For years, employers have faced a troubling lack of preparedness among college graduates entering the workforce. Their response was everything from promoting better communication to establishing rules about wearing headphones in the office. Now, it’s apparent that the real issue – one that is true for more than young professionals – is incompetence.

The use of the word “incompetence” is not meant as an insult but merely to recognize a lack of knowledge or experience in particular areas. Incompetence is a two-fold challenge. The first is conscious incompetence, when people are aware of what they don’t know. Young professionals, in particular, can be overwhelmed by how much they don’t know or understand, which makes them unproductive. Although they sometimes appear uninterested, these young professionals may actually be frustrated by how much they don’t know, as well as the fact that they are not being effectively trained and have no idea how to reach out for help.

 

The second is unconscious incompetence, when people assume that they know something but, in fact, they do not. Ironically, this type of incompetence can set in just as young professionals begin to learn about the company, its products and services, and how to perform their jobs. Training that consists of cramming as much information as possible is not only ineffective in promoting knowledge retention, but it can also trigger a bigger danger: Having completed the training, young professionals (and experienced employees, as well) may incorrectly believe they truly know the information. Instead, they are unconsciously incompetent, which can lead to serious errors, dissatisfied customers and even safety issues.

When Training Does More Harm Than Good

The obvious answer to addressing incompetence is more and better training, but here’s the tricky part: Far too often, training consists of rote memorization of the company handbook or product materials, or it focuses on the basics of HR processes at the expense of more meaningful development. Online training that involves nothing more than putting static material online undermines engagement and does not assess how much learners have truly grasped.

This one-size-fits-none approach compounds the problem for the new hires who are working in jobs far removed from their field of study – e.g., the art history major working for a mortgage lending company. When that disconnect is combined with poor onboarding and inefficient training, performance is low, and turnover at the entry level is high.

 

The Adaptive Solution: Building Competence and Confidence

More young professionals are entering the workforce, equipping this group with the skills they need requires a proven approach that builds competence and confidence. Adaptive e-learning – a personalized, software-enabled teaching approach – has consistently demonstrated delivered on outcomes for learners at all levels. Adaptive learning is widely deployed in K-12 and post-secondary education; for example, in a study of seven U.S. universities, adaptive learning increased passing and retention rates as well as instructional efficiency. In the corporate space, adaptive learning is still an early-adopter technology, but it’s one that shows significant promise.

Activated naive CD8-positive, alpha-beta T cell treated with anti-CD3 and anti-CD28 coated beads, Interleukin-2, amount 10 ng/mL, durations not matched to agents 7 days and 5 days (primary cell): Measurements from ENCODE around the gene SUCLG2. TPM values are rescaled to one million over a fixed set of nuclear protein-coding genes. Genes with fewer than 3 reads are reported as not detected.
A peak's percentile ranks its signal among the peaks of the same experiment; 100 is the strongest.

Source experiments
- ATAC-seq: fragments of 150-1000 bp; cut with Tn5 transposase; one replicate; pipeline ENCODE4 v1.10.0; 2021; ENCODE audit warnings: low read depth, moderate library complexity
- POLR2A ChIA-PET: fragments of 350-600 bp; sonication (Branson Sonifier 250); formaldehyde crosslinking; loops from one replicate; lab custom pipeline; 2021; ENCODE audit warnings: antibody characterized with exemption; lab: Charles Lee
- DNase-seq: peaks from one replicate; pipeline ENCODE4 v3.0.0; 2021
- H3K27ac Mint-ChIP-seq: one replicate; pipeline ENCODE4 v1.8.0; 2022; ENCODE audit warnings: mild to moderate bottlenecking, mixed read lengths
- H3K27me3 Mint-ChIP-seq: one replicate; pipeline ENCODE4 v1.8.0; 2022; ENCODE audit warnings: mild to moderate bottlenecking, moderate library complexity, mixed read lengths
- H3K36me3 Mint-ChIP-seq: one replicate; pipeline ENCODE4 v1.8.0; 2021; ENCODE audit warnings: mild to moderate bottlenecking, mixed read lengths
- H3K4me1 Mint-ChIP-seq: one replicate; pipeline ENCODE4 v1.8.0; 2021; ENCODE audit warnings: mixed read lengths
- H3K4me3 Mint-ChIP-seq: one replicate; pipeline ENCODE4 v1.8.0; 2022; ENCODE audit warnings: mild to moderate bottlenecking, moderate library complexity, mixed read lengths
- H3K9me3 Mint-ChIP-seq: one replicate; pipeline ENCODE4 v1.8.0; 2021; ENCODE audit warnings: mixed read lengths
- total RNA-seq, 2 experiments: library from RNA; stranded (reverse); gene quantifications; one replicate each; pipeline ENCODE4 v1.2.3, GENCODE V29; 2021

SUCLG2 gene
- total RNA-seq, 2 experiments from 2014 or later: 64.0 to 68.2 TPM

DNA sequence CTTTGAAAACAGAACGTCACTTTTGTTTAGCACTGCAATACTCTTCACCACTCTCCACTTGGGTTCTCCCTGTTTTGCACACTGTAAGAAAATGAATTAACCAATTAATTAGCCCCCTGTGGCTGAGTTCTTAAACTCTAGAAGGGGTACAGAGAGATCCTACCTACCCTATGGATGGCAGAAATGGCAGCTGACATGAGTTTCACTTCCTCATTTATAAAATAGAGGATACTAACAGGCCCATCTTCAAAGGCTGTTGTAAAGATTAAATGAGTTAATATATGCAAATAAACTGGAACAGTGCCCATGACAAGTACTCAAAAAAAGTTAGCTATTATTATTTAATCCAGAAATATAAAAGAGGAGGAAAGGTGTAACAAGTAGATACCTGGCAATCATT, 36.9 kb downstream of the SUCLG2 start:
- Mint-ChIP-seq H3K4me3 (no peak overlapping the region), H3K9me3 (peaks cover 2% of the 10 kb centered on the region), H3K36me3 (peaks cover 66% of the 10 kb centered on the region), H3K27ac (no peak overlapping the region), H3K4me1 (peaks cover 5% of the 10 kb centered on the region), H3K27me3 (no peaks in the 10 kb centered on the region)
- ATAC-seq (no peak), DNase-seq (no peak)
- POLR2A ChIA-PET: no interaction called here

Adaptive learning uses a questions-first approach, probing what learners already know, where they have gaps in their knowledge and their confidence in what they know. When gaps are uncovered, the platform provides resources that are personalized to the learner. In addition, adaptive systems ask learners to rate how well they know a piece of content (measuring their confidence) before the correct answer is revealed. This self-assessment data can be used to further adapt and individualize the learning experience. As a result, learners become more proficient and more confident in their knowledge.

Adaptive systems are well suited to a mobile-first approach to training that aligns particularly well with millennials’ expectations for technology in the workplace. Organizations can also pair adaptive learning with the face-to-face interaction of mentorships to reinforce the practical applications of what employees have learned. The result is a blended approach that equips people with both hard and soft skills: the training and knowledge they need to get their work done and the people skills to interact with others.

The advantages of adaptive learning are numerous. At the top of the list for workforce preparation is continual self-assessment of both conscious and unconscious incompetence. Through individualized learning experiences, learners become engaged in a system that adapts to what they know and increases their level of confidence in their mastery. For young professionals, this learning experience may very well be the difference between success and failure.

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